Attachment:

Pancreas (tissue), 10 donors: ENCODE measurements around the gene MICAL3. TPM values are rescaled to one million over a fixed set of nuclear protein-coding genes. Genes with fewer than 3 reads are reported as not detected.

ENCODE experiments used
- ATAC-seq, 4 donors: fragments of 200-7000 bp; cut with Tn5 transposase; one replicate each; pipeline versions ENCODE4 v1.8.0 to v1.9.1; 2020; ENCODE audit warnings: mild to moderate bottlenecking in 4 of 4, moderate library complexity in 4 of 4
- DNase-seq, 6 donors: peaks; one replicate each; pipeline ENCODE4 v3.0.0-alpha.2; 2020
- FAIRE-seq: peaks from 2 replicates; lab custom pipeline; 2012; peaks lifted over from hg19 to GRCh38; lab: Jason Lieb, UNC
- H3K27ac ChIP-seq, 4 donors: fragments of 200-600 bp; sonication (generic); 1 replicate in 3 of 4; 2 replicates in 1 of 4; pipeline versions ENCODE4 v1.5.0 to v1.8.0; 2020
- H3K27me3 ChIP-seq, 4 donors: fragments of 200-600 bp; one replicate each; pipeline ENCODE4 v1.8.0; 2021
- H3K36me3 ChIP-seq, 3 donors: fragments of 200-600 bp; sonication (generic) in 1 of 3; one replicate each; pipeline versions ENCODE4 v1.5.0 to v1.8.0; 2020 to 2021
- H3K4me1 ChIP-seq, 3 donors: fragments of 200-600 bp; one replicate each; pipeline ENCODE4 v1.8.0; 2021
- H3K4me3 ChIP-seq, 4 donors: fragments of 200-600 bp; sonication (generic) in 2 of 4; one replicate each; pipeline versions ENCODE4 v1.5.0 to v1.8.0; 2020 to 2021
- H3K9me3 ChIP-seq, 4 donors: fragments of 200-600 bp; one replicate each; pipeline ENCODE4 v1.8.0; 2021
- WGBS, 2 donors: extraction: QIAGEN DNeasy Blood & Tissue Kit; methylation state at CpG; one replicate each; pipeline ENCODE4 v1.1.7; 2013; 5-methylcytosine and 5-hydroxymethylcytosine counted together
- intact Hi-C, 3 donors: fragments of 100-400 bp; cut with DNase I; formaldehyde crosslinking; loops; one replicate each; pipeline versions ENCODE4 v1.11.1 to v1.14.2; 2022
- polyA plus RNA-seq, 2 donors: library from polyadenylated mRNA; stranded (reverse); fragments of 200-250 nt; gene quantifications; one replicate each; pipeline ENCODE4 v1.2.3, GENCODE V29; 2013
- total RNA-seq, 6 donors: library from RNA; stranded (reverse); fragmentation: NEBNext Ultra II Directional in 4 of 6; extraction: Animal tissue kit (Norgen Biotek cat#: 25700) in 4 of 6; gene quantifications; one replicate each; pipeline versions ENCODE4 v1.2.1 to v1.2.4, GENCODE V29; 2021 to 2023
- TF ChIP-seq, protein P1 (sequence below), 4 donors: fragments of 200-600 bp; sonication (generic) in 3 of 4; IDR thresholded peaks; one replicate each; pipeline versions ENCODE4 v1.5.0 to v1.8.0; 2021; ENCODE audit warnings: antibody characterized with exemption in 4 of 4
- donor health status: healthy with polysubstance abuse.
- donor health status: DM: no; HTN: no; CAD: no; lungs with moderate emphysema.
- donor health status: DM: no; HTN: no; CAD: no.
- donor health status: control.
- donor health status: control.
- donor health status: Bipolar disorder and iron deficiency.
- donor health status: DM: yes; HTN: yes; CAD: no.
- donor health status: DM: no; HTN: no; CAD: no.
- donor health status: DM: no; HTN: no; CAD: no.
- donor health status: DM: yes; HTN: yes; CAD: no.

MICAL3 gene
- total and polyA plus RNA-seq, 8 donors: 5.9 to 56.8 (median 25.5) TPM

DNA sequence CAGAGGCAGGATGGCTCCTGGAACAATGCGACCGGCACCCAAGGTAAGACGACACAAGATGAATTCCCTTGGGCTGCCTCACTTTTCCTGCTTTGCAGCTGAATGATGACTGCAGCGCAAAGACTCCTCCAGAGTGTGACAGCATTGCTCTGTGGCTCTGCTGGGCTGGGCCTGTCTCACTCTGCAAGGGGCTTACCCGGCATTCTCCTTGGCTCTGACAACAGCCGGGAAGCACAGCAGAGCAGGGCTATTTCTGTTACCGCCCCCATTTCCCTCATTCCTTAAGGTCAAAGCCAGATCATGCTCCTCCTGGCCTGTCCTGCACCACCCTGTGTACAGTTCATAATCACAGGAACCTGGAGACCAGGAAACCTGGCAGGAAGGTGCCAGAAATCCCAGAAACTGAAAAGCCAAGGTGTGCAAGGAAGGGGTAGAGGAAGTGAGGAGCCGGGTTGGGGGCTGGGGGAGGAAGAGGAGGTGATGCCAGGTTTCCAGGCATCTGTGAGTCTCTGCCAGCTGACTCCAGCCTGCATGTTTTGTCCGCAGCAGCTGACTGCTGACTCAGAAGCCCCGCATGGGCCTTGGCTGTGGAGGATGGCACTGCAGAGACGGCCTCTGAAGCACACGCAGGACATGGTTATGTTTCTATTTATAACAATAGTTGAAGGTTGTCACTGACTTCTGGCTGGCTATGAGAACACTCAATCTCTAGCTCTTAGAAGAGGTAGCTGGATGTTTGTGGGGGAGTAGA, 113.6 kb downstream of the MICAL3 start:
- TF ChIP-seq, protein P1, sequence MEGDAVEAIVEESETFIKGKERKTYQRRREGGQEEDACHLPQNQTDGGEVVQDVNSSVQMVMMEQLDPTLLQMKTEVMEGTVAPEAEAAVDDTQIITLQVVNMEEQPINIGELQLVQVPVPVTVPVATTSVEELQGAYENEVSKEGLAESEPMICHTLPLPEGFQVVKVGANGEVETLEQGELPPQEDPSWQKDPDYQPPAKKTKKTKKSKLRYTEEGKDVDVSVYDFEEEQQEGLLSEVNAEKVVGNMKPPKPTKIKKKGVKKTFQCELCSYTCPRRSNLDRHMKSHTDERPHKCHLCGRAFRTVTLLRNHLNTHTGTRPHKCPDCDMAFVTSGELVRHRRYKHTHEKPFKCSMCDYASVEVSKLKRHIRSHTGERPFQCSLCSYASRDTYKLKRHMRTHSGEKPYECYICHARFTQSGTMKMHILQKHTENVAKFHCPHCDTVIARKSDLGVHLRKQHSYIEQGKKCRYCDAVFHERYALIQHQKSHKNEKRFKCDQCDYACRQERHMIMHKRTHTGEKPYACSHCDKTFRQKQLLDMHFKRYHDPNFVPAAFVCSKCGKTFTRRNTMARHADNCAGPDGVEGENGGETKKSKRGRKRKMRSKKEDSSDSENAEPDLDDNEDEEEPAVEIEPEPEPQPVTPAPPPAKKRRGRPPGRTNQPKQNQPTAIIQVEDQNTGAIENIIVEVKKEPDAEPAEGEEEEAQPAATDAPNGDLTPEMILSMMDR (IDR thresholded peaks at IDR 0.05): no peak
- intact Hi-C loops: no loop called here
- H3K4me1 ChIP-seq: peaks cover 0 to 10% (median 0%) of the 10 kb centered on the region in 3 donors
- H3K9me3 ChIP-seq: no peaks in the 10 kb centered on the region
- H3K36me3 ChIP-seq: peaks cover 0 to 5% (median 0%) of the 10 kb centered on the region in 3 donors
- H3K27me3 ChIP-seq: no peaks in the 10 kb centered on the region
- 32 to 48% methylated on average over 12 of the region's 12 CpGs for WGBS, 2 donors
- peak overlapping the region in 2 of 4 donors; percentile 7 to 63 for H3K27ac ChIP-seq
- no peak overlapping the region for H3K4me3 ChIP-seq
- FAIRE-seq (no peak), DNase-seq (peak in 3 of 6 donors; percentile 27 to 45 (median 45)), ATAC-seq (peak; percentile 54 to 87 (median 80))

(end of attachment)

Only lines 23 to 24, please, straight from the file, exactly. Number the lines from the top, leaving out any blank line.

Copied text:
- donor health status: DM: yes; HTN: yes; CAD: no.
- donor health status: DM: no; HTN: no; CAD: no.